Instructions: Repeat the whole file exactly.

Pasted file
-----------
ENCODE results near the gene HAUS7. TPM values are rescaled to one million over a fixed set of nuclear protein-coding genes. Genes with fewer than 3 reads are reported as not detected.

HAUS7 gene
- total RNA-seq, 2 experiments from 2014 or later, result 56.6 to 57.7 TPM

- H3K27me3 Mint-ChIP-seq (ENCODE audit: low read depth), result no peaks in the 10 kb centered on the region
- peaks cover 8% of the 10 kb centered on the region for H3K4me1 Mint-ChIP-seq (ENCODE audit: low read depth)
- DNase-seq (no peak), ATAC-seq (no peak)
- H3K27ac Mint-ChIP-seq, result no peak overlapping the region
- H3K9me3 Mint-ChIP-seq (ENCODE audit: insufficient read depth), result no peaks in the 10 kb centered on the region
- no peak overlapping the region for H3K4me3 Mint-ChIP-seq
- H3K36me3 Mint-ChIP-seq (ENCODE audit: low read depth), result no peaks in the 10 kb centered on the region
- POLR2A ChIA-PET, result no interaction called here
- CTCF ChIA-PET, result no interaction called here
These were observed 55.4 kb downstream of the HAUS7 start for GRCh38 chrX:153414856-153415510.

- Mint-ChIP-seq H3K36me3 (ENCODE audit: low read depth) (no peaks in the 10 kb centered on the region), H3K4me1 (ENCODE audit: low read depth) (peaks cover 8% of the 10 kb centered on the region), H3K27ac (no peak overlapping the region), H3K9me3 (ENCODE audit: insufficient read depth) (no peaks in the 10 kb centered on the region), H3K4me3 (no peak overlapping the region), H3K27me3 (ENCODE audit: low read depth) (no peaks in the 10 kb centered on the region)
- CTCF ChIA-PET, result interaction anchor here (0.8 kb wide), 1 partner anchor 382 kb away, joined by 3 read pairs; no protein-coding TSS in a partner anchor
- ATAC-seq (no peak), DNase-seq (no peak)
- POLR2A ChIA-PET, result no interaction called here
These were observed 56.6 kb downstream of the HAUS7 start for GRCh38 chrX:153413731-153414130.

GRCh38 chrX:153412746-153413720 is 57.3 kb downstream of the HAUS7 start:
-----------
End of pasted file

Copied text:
ENCODE results near the gene HAUS7. TPM values are rescaled to one million over a fixed set of nuclear protein-coding genes. Genes with fewer than 3 reads are reported as not detected.

HAUS7 gene
- total RNA-seq, 2 experiments from 2014 or later, result 56.6 to 57.7 TPM

- H3K27me3 Mint-ChIP-seq (ENCODE audit: low read depth), result no peaks in the 10 kb centered on the region
- peaks cover 8% of the 10 kb centered on the region for H3K4me1 Mint-ChIP-seq (ENCODE audit: low read depth)
- DNase-seq (no peak), ATAC-seq (no peak)
- H3K27ac Mint-ChIP-seq, result no peak overlapping the region
- H3K9me3 Mint-ChIP-seq (ENCODE audit: insufficient read depth), result no peaks in the 10 kb centered on the region
- no peak overlapping the region for H3K4me3 Mint-ChIP-seq
- H3K36me3 Mint-ChIP-seq (ENCODE audit: low read depth), result no peaks in the 10 kb centered on the region
- POLR2A ChIA-PET, result no interaction called here
- CTCF ChIA-PET, result no interaction called here
These were observed 55.4 kb downstream of the HAUS7 start for GRCh38 chrX:153414856-153415510.

- Mint-ChIP-seq H3K36me3 (ENCODE audit: low read depth) (no peaks in the 10 kb centered on the region), H3K4me1 (ENCODE audit: low read depth) (peaks cover 8% of the 10 kb centered on the region), H3K27ac (no peak overlapping the region), H3K9me3 (ENCODE audit: insufficient read depth) (no peaks in the 10 kb centered on the region), H3K4me3 (no peak overlapping the region), H3K27me3 (ENCODE audit: low read depth) (no peaks in the 10 kb centered on the region)
- CTCF ChIA-PET, result interaction anchor here (0.8 kb wide), 1 partner anchor 382 kb away, joined by 3 read pairs; no protein-coding TSS in a partner anchor
- ATAC-seq (no peak), DNase-seq (no peak)
- POLR2A ChIA-PET, result no interaction called here
These were observed 56.6 kb downstream of the HAUS7 start for GRCh38 chrX:153413731-153414130.

GRCh38 chrX:153412746-153413720 is 57.3 kb downstream of the HAUS7 start: